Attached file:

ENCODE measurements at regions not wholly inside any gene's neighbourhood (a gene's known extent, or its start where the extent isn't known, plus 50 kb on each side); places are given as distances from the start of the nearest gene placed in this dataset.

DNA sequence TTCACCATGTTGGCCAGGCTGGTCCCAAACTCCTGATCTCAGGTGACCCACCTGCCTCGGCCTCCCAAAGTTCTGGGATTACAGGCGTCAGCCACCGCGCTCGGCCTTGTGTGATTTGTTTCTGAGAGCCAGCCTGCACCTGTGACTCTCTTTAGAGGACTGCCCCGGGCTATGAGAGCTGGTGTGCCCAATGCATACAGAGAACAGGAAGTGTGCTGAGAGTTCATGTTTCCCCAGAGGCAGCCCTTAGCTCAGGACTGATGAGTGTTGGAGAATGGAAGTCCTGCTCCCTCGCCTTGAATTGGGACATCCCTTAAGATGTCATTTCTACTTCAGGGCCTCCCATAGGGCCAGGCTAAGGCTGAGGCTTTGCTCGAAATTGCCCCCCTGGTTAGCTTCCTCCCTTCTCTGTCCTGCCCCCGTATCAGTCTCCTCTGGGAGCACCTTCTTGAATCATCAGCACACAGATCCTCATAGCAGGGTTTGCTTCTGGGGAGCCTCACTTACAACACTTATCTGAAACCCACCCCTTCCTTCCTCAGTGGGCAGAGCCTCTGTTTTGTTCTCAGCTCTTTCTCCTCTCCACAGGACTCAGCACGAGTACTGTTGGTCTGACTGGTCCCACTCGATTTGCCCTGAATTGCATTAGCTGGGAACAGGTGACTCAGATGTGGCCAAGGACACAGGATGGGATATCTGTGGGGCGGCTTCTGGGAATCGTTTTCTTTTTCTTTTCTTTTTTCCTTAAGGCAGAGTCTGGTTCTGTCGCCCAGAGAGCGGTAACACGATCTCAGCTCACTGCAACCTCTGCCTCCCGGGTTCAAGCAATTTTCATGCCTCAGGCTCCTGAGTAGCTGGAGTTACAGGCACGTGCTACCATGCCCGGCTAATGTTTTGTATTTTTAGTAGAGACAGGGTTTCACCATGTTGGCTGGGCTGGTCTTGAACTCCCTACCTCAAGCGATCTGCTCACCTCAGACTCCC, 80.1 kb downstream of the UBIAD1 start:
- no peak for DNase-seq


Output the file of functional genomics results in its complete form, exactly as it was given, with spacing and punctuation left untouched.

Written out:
ENCODE measurements at regions not wholly inside any gene's neighbourhood (a gene's known extent, or its start where the extent isn't known, plus 50 kb on each side); places are given as distances from the start of the nearest gene placed in this dataset.

DNA sequence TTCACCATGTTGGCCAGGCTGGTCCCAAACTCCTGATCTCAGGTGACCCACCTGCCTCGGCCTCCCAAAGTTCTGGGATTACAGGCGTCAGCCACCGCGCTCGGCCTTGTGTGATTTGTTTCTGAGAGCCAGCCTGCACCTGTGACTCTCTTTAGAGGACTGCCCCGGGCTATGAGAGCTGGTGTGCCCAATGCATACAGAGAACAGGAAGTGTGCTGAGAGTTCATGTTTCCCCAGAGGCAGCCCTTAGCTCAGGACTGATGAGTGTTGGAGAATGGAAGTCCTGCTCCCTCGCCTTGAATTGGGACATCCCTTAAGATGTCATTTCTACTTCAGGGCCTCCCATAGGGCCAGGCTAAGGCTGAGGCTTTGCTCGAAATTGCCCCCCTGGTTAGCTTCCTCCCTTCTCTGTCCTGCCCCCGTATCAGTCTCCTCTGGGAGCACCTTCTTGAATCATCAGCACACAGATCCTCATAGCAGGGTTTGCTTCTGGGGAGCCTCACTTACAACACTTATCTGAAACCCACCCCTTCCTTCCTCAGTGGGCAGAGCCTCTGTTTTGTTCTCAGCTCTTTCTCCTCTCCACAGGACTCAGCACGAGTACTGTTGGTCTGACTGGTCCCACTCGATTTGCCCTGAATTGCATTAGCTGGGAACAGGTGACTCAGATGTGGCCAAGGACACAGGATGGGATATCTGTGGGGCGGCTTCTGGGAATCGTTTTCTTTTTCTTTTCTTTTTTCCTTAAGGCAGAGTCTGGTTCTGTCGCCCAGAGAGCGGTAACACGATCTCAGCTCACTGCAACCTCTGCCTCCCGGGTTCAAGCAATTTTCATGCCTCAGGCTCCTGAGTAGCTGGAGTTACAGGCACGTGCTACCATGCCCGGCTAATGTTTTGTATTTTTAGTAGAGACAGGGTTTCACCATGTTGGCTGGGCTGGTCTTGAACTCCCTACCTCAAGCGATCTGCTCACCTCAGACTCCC, 80.1 kb downstream of the UBIAD1 start:
- no peak for DNase-seq